You’ve probably heard that just because everyone jumps off a bridge, that doesn’t mean that it’s a smart idea. Following the crowd is something that our parents always warned us about. While the majority is a safe place to be, it doesn’t mean that those in the majority are right.

I have traditionally thought of myopia as an inconvenience. You need to wear glasses? Not a big deal, so do billions of other people. Contact lenses are certainly an option if you want to be free of glasses. We have all come to accept this fact and are comfortable with it.

Low amounts of myopia may even be a good thing, right? A prescription of –1.00D or –2.50D can offer freedom from wearing glasses for near work when we become presbyopic. Patients who have higher prescriptions do not have this luxury, but at least there are glasses and contact lenses for them.

The Truth About Myopia

These have been my sentiments for the last 15 years, but now that has all changed. Now I realize that no amount of myopia is acceptable. Patients who have even small amounts of nearsightedness are at substantial risk for glaucoma, maculopathy, and retinal detachments. As the prescription goes up, those risk factors skyrocket.

Think about your own practice. How many pre-cataract surgery patients in your practice have high amounts of myopia and healthy retinas?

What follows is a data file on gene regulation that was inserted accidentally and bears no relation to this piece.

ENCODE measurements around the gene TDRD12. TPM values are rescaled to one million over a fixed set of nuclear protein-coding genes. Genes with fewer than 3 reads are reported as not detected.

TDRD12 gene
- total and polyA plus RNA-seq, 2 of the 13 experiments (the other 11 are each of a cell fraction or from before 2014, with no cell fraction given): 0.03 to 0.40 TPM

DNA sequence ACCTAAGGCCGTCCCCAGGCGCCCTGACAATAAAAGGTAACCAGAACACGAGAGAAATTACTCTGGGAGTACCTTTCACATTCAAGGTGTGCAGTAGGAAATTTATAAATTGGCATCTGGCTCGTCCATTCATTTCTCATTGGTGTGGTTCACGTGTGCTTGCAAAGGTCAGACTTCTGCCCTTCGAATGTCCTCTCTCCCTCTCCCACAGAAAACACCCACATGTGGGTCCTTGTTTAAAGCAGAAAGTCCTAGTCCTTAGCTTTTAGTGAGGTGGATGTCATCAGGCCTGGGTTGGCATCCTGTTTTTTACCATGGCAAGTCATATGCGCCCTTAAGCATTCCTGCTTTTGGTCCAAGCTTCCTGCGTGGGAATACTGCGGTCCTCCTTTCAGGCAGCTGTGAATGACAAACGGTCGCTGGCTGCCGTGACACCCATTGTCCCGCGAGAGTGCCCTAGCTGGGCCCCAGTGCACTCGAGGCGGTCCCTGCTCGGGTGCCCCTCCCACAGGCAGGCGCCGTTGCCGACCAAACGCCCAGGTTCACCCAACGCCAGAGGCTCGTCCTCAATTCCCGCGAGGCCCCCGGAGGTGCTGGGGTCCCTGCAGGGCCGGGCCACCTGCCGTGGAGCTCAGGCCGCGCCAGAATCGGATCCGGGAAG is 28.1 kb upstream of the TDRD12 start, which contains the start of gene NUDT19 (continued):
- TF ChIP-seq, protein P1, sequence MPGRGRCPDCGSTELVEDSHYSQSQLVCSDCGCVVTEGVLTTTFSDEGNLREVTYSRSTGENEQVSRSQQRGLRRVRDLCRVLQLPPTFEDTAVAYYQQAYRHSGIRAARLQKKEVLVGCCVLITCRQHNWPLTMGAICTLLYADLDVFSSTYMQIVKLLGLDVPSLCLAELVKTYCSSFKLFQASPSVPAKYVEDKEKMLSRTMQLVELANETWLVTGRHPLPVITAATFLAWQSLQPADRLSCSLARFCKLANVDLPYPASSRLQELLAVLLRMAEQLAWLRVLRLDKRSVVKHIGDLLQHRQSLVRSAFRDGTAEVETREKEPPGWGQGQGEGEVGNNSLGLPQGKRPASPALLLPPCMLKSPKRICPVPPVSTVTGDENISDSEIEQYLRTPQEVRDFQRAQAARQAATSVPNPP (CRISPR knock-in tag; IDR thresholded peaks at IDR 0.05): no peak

I started reflecting on this, and time and again, high myopes who have pathology started crossing my mind. Again, and again, I could see these patients’ faces in my mind: real people who were emmetropes 50 years ago, but now they are progressive myopes. They are taking medication for their glaucoma, getting injections for their maculopathy, and returning to the clinic every time that they think there is a floater because they’ve had a detached retina and are worried that something else has happened.

One of my patients is not elderly. She is a 28-year-old myope who has such severe maculopathy that she is getting regular injections to maintain what little vision she has left. She has recently needed to come to terms with the reality that if she was to get pregnant and stop her injections, she would lose her vision. As such, she recently made the difficult decision to not have children of her own.

If you were to ask these high myopes whether they would have wanted a technology that could have slowed down their myopia progression had it been available when they were younger, what do you think that their answer would be? I think that we all know the answer to that question.

It’s Time to Manage Myopia

Are you following the crowd and using regular eyeglasses or contact lenses to correct just the refractive error from myopia? Or are you doing what you can to stop the progression of myopia? Myopia management should not be a “specialty.” It should be mainstream.

Any eyecare practitioner who sees myopic children under the age of 18 has the choice to either manage this condition or to accept the consequences of billions of myopic patients on our hands. It’s time to take our heads out of the sand and make myopia management mainstream. CLS